Counselor to the president Kellyanne Conway insisted this week that the Senate GOP health care bill does not include cuts to Medicaid.
Meanwhile, Health and Human Services Secretary Tom Price said the health care proposal would not cause Medicaid recipients to lose their health coverage. The government “would not allow individuals to fall through the cracks,” he noted. “We would not pull the rug out from under anybody.”
President Donald Trump promised during his campaign that he would not touch Medicaid, the federal health care program for lower-income Americans. This group includes expected mothers, children, seniors and disabled individuals.
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But does the Senate Republican health care bill actually cut Medicaid funding and coverage?
While the estimated government spending on Medicaid would increase under the Senate health care bill gradually over time, it will spend less each year on the program than what the Affordable Care Act, also known as Obamacare, currently allots.
If Obamacare remains intact, the government would spend an estimated $415 billion next year on Medicaid, and $624 billion by the year 2026, according to the review of the bill from the Congressional Budget Office (CBO).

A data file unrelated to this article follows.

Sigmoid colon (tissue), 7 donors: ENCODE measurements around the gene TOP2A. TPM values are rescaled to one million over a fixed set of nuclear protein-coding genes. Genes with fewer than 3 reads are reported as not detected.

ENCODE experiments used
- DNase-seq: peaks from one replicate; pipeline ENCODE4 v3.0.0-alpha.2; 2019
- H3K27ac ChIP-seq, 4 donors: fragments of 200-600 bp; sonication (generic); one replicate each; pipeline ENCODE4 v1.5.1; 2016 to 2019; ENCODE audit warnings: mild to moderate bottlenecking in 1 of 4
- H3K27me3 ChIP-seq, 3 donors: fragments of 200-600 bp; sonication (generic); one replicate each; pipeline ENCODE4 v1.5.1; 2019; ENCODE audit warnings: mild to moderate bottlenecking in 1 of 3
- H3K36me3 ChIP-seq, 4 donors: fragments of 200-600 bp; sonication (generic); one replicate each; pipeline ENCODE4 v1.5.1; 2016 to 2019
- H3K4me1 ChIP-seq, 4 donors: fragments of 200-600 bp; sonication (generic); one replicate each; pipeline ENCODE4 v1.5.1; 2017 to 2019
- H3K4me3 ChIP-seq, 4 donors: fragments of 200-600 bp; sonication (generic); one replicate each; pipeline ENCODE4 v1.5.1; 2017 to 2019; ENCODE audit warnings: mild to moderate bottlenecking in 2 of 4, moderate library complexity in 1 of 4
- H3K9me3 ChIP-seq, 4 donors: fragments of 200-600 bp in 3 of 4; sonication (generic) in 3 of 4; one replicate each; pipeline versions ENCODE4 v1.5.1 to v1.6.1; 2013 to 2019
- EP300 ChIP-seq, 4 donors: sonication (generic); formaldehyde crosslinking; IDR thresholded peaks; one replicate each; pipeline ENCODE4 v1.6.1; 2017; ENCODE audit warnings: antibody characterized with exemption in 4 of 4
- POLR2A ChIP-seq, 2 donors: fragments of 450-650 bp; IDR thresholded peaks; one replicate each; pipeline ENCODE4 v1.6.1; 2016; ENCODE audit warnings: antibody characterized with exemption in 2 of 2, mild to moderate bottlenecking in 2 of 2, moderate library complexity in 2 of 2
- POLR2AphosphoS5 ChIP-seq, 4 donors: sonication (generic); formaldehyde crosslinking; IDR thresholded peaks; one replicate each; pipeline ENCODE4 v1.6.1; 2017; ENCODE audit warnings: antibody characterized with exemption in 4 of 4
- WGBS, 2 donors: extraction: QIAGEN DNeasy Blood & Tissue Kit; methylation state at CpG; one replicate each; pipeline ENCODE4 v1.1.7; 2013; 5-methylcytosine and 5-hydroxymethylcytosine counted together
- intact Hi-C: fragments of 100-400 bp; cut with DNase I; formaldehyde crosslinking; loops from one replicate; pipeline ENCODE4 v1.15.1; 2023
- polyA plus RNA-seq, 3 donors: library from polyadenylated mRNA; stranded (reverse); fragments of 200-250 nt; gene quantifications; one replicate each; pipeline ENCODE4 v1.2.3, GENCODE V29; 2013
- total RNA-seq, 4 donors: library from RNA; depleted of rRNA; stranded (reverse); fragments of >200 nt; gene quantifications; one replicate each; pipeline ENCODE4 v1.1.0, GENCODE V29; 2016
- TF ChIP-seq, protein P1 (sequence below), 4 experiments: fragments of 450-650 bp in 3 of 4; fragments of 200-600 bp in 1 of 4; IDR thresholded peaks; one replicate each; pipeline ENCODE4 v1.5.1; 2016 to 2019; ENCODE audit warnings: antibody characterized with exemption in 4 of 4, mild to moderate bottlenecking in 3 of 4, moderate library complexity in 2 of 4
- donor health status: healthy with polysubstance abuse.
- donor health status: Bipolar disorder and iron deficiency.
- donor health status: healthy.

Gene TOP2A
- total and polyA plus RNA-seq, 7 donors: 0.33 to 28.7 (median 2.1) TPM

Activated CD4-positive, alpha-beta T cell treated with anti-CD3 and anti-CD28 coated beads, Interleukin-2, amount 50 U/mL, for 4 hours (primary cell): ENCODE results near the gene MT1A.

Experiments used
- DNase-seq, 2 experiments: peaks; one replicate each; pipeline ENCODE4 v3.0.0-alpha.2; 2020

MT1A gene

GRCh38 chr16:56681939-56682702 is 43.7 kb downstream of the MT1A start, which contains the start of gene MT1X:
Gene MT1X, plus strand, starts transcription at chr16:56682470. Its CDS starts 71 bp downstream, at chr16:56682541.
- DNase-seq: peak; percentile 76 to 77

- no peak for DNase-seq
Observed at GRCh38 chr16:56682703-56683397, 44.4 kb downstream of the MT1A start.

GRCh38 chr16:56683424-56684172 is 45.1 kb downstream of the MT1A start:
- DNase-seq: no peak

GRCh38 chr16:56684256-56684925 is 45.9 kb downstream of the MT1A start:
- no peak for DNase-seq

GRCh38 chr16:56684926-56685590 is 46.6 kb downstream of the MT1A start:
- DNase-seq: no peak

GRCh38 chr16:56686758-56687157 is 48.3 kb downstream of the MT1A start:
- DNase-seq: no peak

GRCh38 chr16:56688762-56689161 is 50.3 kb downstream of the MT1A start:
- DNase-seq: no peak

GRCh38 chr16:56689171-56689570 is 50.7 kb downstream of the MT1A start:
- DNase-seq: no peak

If the Senate bill is passed and goes into effect in 2018, the government would spend an estimated $403 billion on Medicaid that fiscal year. That number increases to $466 billion by the year 2026, according to the CBO.
The CBO also estimated that federal spending on Medicaid from now until 2026 would be $772 billion less than what is projected to be spent under the current law. The Senate bill, however, leads to more government spending on Medicaid in that amount of time than the House GOP bill.
The CBO’s latest analysis was done using its March 2016 baseline.
States that opted into Medicaid expansion under the ACA by March 2017 would see government funding reduced starting in 2021.
The bill phases out funding at a lower rate for Medicaid expansion under Obamacare by 2024.
In 2021 under the ACA, states would receive 90 percent matching rate for states that opted into Medicaid expansion, but the Senate bill will chip it down to 85 percent. The Senate bill drops the federal matching rate by five percentage points each year until 2024. After 2024, Medicaid funding to states will be at the regular rate and could be cut further due to changes in how rate increases and payments to states are calculated. At that point, with reduced funds and little enrollment presumably, states’ governors may choose to forgo Medicaid expansion.
If the current version of the Senate GOP bill becomes law, states can choose whether to receive funds by a per capita cap, determined by the number of people enrolled, or a block grant.
The CBO report makes one thing clear: the amount of federal revenues collected and the amount of spending on Medicaid “would almost surely both be lower than under current law,” and the number of uninsured people under the Senate health care bill “would almost surely be greater than under current law.”